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I'm trying to wrap my head around how different padding methods affect the strength of CBC-MAC's. Suppose a message is split into different blocks, m1, m2, m3 etc. and the last block is padded with 0's to fill it if needed.

If the message is intercepted, why can an attacker easily create another message with the same MAC tag for the same key as the message that was intercepted?

If another message is intercepted that does not contain any padding (so it completely fills the last block), how does this make it more difficult for the attacker to create a tag that matches? Does the message need to meet any conditions for the attack to work?

If this padding method is not secure, what is a better method to secure against these attacks? Would it be more secure if the padding was just random? Not sure how that would work.

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    $\begingroup$ How you will differentiate 10||0 to 1||00as the message. You need at least use message||10...0 padding. $\endgroup$ – kelalaka Sep 18 at 8:33
  • $\begingroup$ I understand what you are saying, but does this change anything about the security of the padding? The padding method I mentioned was just a quick example, it could be padded using your method as well I suppose. $\endgroup$ – sharkyxy Sep 18 at 8:44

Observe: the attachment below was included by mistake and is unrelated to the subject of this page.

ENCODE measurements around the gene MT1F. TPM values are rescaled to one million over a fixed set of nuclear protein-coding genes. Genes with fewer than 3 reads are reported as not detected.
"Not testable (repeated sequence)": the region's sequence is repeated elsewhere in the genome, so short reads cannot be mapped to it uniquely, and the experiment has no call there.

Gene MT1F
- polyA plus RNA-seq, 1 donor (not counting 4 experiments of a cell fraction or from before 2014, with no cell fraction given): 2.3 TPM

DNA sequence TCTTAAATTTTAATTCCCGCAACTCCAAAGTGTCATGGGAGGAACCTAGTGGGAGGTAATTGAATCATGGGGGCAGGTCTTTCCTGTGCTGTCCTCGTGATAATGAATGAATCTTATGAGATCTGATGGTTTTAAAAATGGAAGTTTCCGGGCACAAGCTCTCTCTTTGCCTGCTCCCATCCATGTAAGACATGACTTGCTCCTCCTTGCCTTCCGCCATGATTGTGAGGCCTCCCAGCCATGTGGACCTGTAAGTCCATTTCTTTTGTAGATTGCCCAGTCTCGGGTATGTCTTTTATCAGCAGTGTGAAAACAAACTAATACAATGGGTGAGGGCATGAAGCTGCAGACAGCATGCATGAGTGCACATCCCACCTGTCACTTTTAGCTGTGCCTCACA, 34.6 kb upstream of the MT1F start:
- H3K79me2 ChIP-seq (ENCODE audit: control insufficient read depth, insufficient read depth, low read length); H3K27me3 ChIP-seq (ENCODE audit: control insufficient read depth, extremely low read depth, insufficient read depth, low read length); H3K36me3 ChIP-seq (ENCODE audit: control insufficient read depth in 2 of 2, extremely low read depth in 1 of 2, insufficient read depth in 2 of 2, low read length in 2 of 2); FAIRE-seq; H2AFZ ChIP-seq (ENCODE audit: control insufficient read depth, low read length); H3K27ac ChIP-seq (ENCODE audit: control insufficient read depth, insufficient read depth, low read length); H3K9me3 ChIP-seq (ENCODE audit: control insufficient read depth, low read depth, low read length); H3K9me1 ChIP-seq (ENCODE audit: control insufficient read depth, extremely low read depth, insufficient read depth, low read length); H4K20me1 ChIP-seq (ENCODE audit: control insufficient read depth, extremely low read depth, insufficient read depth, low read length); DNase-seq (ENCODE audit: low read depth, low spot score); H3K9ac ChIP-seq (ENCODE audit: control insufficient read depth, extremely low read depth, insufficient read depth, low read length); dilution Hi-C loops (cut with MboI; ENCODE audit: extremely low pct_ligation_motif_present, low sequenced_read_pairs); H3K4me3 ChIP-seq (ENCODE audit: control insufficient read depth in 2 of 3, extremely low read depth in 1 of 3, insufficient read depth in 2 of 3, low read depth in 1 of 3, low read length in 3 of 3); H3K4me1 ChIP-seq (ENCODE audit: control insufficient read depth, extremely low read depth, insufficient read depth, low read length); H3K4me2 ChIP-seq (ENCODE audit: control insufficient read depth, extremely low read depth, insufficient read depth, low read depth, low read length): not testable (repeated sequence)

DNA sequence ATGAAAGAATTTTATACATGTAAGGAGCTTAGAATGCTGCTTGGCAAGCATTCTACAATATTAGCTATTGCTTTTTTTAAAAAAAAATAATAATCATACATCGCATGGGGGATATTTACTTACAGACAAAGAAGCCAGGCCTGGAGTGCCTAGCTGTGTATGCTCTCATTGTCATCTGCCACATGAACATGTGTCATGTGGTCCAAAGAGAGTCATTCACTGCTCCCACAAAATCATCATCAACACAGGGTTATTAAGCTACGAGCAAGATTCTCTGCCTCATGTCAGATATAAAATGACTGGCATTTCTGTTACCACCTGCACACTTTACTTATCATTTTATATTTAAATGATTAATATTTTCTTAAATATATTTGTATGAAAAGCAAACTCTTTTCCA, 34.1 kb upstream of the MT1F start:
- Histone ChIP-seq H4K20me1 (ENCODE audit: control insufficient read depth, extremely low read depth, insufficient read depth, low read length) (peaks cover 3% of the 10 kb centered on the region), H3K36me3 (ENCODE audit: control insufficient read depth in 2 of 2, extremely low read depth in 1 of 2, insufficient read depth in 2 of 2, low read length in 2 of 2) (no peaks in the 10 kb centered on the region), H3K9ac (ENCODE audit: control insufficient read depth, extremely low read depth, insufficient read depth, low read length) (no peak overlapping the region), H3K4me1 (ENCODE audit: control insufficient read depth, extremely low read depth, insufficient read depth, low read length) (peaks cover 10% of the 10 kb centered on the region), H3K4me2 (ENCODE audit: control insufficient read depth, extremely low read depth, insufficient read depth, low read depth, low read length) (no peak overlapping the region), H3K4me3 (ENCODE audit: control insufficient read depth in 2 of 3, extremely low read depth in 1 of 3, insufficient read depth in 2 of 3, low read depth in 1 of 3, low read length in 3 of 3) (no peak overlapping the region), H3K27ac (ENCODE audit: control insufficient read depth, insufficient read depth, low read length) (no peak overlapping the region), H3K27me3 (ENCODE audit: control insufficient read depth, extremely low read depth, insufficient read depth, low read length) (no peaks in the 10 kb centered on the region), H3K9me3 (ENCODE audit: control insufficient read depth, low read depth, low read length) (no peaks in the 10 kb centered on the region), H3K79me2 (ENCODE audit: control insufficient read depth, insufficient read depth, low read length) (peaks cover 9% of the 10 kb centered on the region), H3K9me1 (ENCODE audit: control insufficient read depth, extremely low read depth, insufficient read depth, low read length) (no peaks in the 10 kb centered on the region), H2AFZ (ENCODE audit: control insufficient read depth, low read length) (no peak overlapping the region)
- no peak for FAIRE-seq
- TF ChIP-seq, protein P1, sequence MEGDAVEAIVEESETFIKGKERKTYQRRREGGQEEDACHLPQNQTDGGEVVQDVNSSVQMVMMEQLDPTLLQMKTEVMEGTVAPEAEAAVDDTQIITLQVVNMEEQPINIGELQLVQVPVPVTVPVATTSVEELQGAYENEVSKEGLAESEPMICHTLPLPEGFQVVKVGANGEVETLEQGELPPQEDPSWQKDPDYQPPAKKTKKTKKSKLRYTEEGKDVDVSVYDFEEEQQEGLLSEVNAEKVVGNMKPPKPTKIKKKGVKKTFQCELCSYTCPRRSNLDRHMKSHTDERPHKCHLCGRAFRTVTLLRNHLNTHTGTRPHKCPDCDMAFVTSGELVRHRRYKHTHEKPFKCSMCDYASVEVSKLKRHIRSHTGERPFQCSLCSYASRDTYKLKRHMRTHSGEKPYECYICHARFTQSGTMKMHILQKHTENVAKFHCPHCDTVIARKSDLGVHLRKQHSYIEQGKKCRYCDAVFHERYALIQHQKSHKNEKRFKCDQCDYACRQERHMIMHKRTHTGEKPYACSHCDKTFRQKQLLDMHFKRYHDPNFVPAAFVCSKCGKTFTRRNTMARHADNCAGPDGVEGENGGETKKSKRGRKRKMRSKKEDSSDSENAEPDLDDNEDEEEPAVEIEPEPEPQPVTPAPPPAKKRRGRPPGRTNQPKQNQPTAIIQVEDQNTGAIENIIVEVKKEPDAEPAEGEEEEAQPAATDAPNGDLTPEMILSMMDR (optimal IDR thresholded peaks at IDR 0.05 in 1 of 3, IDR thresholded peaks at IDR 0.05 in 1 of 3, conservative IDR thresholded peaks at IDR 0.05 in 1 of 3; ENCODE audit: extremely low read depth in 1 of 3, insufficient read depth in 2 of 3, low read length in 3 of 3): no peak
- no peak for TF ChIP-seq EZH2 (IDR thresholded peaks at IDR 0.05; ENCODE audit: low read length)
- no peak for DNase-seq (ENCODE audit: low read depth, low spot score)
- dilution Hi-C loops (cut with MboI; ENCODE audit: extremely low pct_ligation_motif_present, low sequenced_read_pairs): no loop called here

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    $\begingroup$ @JacquesvanZyl If you use the "one and zeroes" padding kelalaka suggested and you make sure to always pad the message, even if it already fits neatly into block, then the padded message uniquely defines the unpadded one and the attack is no longer possible. $\endgroup$ – Maeher Sep 18 at 9:42
  • $\begingroup$ In the zero padding an attacker can simply replace a message by a message that contains an additional zero bit or byte, and the MAC would still verify. It depends on the protocol and application if that's dangerous, but generally we want to secure any message, hence it is less secure. $\endgroup$ – Maarten Bodewes Sep 18 at 23:36

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